You know that feeling you get when you finally have the time to start some new project or work and you sit in front of the blank canvas, or the music sequencer, or the word processor, or the programming IDE and you just cannot make a move? You can’t start. I hate that feeling.
Sometimes, the way around pfaffage is to do displacement activities. Choose colours, arrange your paint brushes, download a new software instrument, surf the web, whatever. Unfortunately the displacement activity sometimes actually displaces the activity (the clue is in the name) and you wind up getting nowhere with your project. That leaves you feeling unhappy, frustrated and even a little mad at yourself. You had the chance and you blew it. You usually have good ideas and this time you couldn’t even get one. What is WRONG with you?
I think I may have found a better way of dealing with pfaffage. In the first place, setting time limits to your creative time definitely motivates you to stop wasting your precious creative time. But more powerful than this is the following, which occurred to me by accident when I was late for an art class one night:
I had no idea what I was going to paint. I barely had enough time to set up my easel and paints. I was really late. I had to get on with it. So, rather than dwelling on the blankness of the canvas and my mind, I fell into the mode of thinking mechanically. What would an artist do? An artist would make a mark. Let’s just make a mark. With what? With some colour. Any colour. Choose a colour that leaps out of the box at you. What kind of mark? A mark that looks like the subject. Just do it. Now. Make it an artistic mark. You can do it. You’re an artist.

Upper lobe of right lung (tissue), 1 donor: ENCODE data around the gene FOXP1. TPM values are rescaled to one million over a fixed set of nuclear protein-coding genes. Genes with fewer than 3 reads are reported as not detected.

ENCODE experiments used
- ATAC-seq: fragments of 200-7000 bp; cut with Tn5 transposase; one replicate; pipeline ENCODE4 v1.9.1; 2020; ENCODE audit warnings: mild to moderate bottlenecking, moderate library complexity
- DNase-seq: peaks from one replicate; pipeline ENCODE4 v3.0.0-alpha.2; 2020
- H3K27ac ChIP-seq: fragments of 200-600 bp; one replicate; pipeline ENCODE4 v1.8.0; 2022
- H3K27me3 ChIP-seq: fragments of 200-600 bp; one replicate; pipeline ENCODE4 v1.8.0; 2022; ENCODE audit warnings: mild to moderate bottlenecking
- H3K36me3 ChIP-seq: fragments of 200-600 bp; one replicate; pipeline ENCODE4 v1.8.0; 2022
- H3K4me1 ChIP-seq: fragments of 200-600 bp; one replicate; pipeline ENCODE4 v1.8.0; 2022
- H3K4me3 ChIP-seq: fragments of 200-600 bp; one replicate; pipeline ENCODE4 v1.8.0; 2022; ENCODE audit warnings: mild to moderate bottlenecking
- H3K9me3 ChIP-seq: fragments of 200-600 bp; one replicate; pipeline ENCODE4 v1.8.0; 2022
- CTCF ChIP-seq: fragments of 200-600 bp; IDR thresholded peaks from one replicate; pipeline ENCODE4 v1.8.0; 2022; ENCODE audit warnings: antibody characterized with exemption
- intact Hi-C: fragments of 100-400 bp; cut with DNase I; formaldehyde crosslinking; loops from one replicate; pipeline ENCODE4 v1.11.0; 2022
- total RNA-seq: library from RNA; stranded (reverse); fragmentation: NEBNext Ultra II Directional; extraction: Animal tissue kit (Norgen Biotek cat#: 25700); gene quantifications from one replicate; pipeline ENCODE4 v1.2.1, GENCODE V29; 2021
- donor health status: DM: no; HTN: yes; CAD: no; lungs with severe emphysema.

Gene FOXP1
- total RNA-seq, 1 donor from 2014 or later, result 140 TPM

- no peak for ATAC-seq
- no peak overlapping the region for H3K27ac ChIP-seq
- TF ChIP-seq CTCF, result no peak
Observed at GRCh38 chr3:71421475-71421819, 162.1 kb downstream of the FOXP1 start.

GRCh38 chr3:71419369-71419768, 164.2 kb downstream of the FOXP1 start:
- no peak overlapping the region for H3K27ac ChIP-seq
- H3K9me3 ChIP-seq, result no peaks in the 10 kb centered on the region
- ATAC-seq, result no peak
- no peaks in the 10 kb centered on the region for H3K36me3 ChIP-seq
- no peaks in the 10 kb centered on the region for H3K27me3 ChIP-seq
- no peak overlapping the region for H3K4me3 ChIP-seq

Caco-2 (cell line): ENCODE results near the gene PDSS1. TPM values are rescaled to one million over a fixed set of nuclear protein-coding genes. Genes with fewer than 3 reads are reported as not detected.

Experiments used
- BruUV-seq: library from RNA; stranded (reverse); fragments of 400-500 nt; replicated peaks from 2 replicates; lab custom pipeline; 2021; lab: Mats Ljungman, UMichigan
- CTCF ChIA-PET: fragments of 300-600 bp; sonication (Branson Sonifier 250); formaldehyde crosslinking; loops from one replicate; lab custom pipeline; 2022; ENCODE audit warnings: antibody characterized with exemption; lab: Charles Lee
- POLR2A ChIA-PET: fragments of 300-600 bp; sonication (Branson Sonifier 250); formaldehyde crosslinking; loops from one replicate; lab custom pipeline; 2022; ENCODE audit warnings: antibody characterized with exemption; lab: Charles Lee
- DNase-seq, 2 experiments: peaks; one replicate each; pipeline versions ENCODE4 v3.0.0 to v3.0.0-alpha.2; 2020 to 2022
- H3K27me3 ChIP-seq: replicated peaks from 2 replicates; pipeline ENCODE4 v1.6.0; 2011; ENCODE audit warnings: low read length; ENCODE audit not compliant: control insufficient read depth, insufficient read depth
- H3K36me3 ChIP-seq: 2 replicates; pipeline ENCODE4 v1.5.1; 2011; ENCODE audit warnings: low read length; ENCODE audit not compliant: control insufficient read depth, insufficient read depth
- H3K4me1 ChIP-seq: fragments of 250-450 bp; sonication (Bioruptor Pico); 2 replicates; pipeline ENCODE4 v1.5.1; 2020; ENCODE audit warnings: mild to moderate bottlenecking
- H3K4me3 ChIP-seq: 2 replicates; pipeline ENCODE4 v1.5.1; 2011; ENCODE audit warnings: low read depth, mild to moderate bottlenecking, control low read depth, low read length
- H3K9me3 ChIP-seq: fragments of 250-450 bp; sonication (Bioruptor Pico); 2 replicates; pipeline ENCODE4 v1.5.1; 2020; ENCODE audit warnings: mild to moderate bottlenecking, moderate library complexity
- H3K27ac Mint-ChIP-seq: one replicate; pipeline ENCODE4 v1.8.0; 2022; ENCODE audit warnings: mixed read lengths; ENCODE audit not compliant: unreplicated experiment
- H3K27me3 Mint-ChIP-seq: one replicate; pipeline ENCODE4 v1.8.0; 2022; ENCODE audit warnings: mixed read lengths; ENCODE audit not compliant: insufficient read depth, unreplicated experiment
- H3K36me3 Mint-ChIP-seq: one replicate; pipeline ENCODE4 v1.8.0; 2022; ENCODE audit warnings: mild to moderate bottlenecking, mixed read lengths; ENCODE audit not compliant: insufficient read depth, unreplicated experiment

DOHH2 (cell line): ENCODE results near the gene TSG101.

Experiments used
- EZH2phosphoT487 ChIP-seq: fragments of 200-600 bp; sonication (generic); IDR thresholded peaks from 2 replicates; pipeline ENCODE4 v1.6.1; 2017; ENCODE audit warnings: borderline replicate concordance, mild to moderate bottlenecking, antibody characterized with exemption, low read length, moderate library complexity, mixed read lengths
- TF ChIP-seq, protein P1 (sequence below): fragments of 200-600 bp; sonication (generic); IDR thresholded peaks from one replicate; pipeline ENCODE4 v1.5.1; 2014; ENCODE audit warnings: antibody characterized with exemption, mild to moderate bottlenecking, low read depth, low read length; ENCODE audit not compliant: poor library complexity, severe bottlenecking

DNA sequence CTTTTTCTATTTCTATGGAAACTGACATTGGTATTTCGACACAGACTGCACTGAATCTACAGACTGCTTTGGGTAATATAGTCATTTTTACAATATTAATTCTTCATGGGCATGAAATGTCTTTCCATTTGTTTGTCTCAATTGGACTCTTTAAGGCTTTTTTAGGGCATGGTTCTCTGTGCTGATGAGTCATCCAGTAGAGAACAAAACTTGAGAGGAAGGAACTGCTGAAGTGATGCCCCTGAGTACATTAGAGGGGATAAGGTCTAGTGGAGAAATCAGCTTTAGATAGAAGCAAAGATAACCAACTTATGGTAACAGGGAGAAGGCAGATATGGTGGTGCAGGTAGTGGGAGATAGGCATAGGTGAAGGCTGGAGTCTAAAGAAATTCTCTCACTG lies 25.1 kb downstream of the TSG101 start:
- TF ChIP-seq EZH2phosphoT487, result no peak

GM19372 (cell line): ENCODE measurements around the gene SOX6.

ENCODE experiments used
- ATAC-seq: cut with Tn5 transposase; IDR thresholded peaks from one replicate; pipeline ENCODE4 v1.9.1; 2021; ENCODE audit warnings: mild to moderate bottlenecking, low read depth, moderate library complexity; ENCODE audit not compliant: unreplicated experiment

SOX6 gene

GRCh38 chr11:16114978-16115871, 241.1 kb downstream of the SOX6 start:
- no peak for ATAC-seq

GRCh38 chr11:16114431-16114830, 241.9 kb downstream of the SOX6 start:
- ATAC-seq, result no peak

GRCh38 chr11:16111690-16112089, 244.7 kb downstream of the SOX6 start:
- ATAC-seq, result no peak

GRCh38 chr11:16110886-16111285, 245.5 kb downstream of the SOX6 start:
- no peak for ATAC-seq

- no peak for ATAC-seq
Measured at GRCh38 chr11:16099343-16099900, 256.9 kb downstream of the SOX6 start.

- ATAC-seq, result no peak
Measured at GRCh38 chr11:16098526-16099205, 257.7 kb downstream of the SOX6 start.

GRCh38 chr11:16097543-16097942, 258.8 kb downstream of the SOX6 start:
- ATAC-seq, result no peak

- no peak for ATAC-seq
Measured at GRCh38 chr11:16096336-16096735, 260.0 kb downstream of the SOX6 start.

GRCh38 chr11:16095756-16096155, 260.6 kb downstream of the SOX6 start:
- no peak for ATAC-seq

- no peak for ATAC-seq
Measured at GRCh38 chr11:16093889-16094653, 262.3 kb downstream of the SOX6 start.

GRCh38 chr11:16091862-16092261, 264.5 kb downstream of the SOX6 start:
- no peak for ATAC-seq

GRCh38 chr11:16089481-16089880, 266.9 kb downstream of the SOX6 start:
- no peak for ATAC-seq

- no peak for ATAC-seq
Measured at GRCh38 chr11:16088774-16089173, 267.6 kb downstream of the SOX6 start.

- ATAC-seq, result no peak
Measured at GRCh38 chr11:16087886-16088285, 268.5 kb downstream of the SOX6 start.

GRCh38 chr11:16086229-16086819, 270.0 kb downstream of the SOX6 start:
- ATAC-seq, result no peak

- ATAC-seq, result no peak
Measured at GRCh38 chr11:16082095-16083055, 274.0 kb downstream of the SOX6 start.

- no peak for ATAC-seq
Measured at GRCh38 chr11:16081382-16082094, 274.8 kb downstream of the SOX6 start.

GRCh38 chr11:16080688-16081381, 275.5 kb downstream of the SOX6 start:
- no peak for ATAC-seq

You’re an artist! That was the key!
What kind of mark would an artist make? Well, an artistic one, of course! Can I do that? Yes of course I can – I’m an artist. I cannot help but make an artistic mark. That’s what artists do. They can’t do anything but. It’s what people expect.
So that’s what worked for me. Know that you are what you aspire to be, When you think that way, then you are the artist you want to be. As that artist, whatever you do will be what an artist does. How can it not? Approach a blank canvas in the way an artist does, knowing that you are one and you will not find the need to hesitate. You may pause for reflection, but that is an entirely different thing to the self doubt and fear of failure that terrifies so many of us into never starting. Be what you are. If you are an artist, be an artist.